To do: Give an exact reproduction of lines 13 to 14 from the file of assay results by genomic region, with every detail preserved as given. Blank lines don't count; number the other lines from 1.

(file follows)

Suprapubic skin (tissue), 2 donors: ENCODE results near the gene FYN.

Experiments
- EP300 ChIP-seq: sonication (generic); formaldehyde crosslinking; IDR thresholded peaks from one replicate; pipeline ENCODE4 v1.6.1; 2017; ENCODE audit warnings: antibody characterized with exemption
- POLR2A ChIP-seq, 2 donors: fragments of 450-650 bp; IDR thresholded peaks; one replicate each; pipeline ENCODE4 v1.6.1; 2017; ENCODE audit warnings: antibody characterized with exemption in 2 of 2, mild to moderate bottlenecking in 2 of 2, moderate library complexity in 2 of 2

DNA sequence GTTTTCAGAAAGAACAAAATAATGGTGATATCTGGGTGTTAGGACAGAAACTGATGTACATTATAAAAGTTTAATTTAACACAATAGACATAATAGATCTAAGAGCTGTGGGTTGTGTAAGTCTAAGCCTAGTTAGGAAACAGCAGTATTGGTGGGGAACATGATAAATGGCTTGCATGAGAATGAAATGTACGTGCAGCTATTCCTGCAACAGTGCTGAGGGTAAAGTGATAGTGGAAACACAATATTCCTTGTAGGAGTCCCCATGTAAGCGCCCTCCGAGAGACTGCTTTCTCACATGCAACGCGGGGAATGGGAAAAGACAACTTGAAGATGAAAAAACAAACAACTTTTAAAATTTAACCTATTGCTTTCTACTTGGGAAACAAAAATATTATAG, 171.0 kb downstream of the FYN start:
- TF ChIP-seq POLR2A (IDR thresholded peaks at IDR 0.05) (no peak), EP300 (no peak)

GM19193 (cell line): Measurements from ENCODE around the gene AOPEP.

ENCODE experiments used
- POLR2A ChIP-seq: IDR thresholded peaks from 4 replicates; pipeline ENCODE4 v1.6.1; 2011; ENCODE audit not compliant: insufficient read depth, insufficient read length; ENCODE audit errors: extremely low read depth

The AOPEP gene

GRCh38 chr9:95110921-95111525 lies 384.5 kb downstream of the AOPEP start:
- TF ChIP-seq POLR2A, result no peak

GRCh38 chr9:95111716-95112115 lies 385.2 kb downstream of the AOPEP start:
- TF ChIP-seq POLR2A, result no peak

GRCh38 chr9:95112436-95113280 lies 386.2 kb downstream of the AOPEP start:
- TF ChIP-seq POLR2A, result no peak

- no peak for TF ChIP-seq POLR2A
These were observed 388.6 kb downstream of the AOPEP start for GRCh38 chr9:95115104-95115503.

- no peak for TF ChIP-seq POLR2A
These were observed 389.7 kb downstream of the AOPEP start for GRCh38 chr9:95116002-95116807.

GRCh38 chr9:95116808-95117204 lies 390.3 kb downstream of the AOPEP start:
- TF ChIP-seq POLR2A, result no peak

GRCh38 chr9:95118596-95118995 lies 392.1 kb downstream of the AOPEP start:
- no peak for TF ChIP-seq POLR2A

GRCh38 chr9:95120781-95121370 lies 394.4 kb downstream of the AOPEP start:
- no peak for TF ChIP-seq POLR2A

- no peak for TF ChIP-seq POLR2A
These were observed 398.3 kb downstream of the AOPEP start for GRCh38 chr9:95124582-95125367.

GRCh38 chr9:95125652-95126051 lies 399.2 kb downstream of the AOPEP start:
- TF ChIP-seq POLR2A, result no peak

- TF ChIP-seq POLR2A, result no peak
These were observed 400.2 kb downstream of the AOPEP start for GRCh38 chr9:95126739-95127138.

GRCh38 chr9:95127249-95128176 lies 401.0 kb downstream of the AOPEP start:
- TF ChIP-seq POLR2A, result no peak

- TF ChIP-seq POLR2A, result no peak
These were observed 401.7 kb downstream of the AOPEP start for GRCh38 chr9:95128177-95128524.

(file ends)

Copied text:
GRCh38 chr9:95111716-95112115 lies 385.2 kb downstream of the AOPEP start:
- TF ChIP-seq POLR2A, result no peak